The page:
Qualitative exploration of why people repeatedly attend emergency departments for alcohol-related reasons
Tom Parkman, Jo Neale, Ed Day & Colin Drummond (2017) BMC Health Services Research 17:140.
The November Qualitative Methods Journal Club was hosted at the Society for the Study of Addiction’s PhD Symposium. The QMJC attracted 12 students with a variety of PhD topics and from a range of backgrounds, including practising clinicians. We discussed the above titled paper, published online in BMC Health Services Research.
Our discussions focussed on the use and application of conducting qualitative research with heavy drinkers who frequently attend hospital accident and emergency departments. Overall, attendees felt that the paper was well written and easy to read. They identified various benefits of using a qualitative approach for the study. Notably, qualitative interviews obtained detailed and in-depth views, perceptions, and experiences into an unexplored area that would be impossible to obtain using quantitative research methods.
The introduction succinctly presents the background and rationale for the study – significant resources are spent on a relatively small number of patients who repeatedly present to EDs with alcohol-related harms, yet we do not know why they attend. It draws on international literature to highlight the relevance of the issue for national and international readers. Andersen’s Behavioural Model (BM) of Health Services Use – a theoretical framework used by the authors to understand factors that contribute to repeated ED attendances – is also clearly explained, though some students suggested that more information could have been provided on why the model was chosen, including why it was selected over similar models.
The methods are helpfully broken down into study design and setting, selection of participants, data collection, and analysis. Attendees welcomed that the research took place in 6 different hospitals in London, rather than a single hospital. Whilst students recognised why ED staff were used to identify eligible participants, they thought that the limitations of this recruitment approach could have been mentioned.
We liked how the authors provide a considered understanding of some of the practical and ethical issues they faced in researching this population (e.g. how intoxication influenced the ability to provide informed consent and when and where to conduct interviews). Students with clinical and/ or research experience of alcohol issues praised the flexibility and humanity of the researchers.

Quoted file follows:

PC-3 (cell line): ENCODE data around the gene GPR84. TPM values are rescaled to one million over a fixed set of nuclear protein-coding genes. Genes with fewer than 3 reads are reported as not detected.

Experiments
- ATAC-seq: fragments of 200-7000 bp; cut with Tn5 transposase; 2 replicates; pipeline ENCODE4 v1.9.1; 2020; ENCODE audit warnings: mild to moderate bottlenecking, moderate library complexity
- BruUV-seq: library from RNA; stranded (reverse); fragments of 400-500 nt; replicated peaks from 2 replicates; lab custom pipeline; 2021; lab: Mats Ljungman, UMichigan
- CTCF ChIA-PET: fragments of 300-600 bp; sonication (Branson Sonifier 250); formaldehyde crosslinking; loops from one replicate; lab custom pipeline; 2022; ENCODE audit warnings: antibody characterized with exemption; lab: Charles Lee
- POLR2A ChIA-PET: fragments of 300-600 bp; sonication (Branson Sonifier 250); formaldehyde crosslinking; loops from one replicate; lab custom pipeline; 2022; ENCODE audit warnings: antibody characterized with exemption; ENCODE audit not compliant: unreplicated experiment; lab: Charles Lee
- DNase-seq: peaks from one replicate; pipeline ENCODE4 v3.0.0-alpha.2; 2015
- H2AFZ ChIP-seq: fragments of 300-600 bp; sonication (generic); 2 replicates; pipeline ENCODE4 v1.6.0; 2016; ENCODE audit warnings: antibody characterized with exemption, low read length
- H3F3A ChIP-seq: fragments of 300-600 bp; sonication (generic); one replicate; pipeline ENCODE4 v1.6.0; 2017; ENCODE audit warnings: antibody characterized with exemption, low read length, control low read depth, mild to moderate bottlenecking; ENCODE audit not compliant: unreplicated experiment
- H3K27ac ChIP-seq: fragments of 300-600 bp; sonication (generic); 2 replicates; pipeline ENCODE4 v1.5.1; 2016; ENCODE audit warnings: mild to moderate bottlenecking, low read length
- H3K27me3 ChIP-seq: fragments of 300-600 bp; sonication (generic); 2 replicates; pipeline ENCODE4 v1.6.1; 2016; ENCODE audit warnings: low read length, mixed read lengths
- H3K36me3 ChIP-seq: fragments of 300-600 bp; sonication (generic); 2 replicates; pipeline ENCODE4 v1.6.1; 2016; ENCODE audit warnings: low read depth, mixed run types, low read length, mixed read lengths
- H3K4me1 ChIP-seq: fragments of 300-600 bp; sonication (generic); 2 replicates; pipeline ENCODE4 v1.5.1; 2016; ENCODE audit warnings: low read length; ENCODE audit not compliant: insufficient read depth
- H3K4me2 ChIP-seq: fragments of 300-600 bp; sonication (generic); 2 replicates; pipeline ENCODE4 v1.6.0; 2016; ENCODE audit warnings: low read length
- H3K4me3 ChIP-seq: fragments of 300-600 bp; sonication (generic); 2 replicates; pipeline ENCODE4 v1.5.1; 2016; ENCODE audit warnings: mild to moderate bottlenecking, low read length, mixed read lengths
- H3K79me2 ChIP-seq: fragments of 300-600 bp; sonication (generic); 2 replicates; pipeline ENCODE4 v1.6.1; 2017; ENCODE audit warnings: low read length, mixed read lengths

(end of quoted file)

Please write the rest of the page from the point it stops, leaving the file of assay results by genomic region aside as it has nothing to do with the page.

The authors give a transparent description of the coding and analytical process, including how themes were mapped to the BM. Attendees welcomed the application of the BM as a conceptual model to guide the analysis. This links into the findings, which are organised into the 3 predictive factors of the BM (predisposing, enabling, and need). The findings presented appear balanced and nuanced – they consider the breadth and depth of the data (e.g. by providing positive views of ED staff and ED visits alongside less positive experiences).
Contextual information is provided on the participants’ physical and mental health, social circumstances, and alcohol use which highlights their vulnerability and helps to situate and explain the findings. The authors skilfully draw on short verbatim quotations from various participants to support their analyses and refrain from overusing quotations.
The discussion reminds the reader of the aim of the study and coherently summarises the main reasons why people repeatedly attend EDs for alcohol-related reasons. We are reminded of the value of using the behavioural model as a conceptual framework. In line with the aims and scope of BMC Health Services Research, the authors clearly identify implications of the study findings. However, some QMJC attendees working in clinical settings challenged the suggestion that frequent ED attenders could be signposted to primary care and specialist addiction services to reduce repeat attendances at ED on the grounds of practicality and restricted resources. As the study was conducted in London, the authors caution readers from inappropriately drawing empirical generalisations from the data.
The study conclusion overviews the main findings and highlights the important role ED staff play with patients who repeatedly attend EDs for alcohol-related reasons.
Dr Charlotte Tompkins and Dr Samuel Parker, on behalf of the SSA PhD Symposium Qualitative Journal Club.
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Leung, L. (2015) Validity, reliability, and generalizability in qualitative research. Journal of Family Medicine and Primary Care 4(3): 324–327.
Neale, J. (2016) Iterative categorization (IC): a systematic technique for analysing qualitative data. Addiction 111(6): 1096-106.
The opinions expressed in this commentary reflect the views of the author(s) and do not necessarily represent the opinions or official positions of the Society for the Study of Addiction.